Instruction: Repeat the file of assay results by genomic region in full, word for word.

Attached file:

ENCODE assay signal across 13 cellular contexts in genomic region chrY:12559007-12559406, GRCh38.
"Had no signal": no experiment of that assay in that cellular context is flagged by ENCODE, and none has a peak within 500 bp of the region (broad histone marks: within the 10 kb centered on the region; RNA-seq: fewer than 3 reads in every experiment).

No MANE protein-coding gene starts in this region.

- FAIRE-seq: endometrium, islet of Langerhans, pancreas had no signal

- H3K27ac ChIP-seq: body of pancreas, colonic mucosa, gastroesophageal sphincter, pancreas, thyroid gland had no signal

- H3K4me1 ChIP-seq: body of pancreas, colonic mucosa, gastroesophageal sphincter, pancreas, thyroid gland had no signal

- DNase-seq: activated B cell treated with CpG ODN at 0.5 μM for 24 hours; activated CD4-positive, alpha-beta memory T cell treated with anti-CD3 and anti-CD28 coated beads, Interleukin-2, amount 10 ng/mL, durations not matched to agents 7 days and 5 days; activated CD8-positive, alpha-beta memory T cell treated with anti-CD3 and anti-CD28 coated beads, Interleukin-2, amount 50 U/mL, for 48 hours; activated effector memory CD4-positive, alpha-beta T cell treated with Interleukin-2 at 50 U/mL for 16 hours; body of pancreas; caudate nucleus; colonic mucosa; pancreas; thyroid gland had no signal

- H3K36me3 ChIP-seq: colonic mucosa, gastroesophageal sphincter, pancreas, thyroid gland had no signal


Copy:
ENCODE assay signal across 13 cellular contexts in genomic region chrY:12559007-12559406, GRCh38.
"Had no signal": no experiment of that assay in that cellular context is flagged by ENCODE, and none has a peak within 500 bp of the region (broad histone marks: within the 10 kb centered on the region; RNA-seq: fewer than 3 reads in every experiment).

No MANE protein-coding gene starts in this region.

- FAIRE-seq: endometrium, islet of Langerhans, pancreas had no signal

- H3K27ac ChIP-seq: body of pancreas, colonic mucosa, gastroesophageal sphincter, pancreas, thyroid gland had no signal

- H3K4me1 ChIP-seq: body of pancreas, colonic mucosa, gastroesophageal sphincter, pancreas, thyroid gland had no signal

- DNase-seq: activated B cell treated with CpG ODN at 0.5 μM for 24 hours; activated CD4-positive, alpha-beta memory T cell treated with anti-CD3 and anti-CD28 coated beads, Interleukin-2, amount 10 ng/mL, durations not matched to agents 7 days and 5 days; activated CD8-positive, alpha-beta memory T cell treated with anti-CD3 and anti-CD28 coated beads, Interleukin-2, amount 50 U/mL, for 48 hours; activated effector memory CD4-positive, alpha-beta T cell treated with Interleukin-2 at 50 U/mL for 16 hours; body of pancreas; caudate nucleus; colonic mucosa; pancreas; thyroid gland had no signal

- H3K36me3 ChIP-seq: colonic mucosa, gastroesophageal sphincter, pancreas, thyroid gland had no signal